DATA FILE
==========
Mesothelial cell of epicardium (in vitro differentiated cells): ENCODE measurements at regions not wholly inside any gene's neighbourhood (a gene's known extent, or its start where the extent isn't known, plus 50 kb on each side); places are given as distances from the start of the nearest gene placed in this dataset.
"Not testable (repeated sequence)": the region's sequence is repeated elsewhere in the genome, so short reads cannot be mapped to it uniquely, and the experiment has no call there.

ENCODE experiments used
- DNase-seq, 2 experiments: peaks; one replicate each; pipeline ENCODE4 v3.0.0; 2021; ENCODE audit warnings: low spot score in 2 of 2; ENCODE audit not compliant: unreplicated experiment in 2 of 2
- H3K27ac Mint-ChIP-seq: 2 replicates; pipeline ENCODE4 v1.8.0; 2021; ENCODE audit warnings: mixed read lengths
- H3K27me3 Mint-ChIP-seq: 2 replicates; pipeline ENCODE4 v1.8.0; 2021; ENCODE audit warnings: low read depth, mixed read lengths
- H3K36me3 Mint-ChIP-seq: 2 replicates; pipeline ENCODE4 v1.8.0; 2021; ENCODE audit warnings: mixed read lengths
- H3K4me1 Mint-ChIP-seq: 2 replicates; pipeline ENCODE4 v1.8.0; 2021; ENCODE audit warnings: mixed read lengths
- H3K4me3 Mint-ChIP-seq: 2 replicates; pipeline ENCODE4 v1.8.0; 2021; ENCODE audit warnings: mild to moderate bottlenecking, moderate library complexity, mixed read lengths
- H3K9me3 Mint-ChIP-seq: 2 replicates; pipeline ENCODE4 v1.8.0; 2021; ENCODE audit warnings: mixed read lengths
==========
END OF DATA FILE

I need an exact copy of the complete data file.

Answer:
Mesothelial cell of epicardium (in vitro differentiated cells): ENCODE measurements at regions not wholly inside any gene's neighbourhood (a gene's known extent, or its start where the extent isn't known, plus 50 kb on each side); places are given as distances from the start of the nearest gene placed in this dataset.
"Not testable (repeated sequence)": the region's sequence is repeated elsewhere in the genome, so short reads cannot be mapped to it uniquely, and the experiment has no call there.

ENCODE experiments used
- DNase-seq, 2 experiments: peaks; one replicate each; pipeline ENCODE4 v3.0.0; 2021; ENCODE audit warnings: low spot score in 2 of 2; ENCODE audit not compliant: unreplicated experiment in 2 of 2
- H3K27ac Mint-ChIP-seq: 2 replicates; pipeline ENCODE4 v1.8.0; 2021; ENCODE audit warnings: mixed read lengths
- H3K27me3 Mint-ChIP-seq: 2 replicates; pipeline ENCODE4 v1.8.0; 2021; ENCODE audit warnings: low read depth, mixed read lengths
- H3K36me3 Mint-ChIP-seq: 2 replicates; pipeline ENCODE4 v1.8.0; 2021; ENCODE audit warnings: mixed read lengths
- H3K4me1 Mint-ChIP-seq: 2 replicates; pipeline ENCODE4 v1.8.0; 2021; ENCODE audit warnings: mixed read lengths
- H3K4me3 Mint-ChIP-seq: 2 replicates; pipeline ENCODE4 v1.8.0; 2021; ENCODE audit warnings: mild to moderate bottlenecking, moderate library complexity, mixed read lengths
- H3K9me3 Mint-ChIP-seq: 2 replicates; pipeline ENCODE4 v1.8.0; 2021; ENCODE audit warnings: mixed read lengths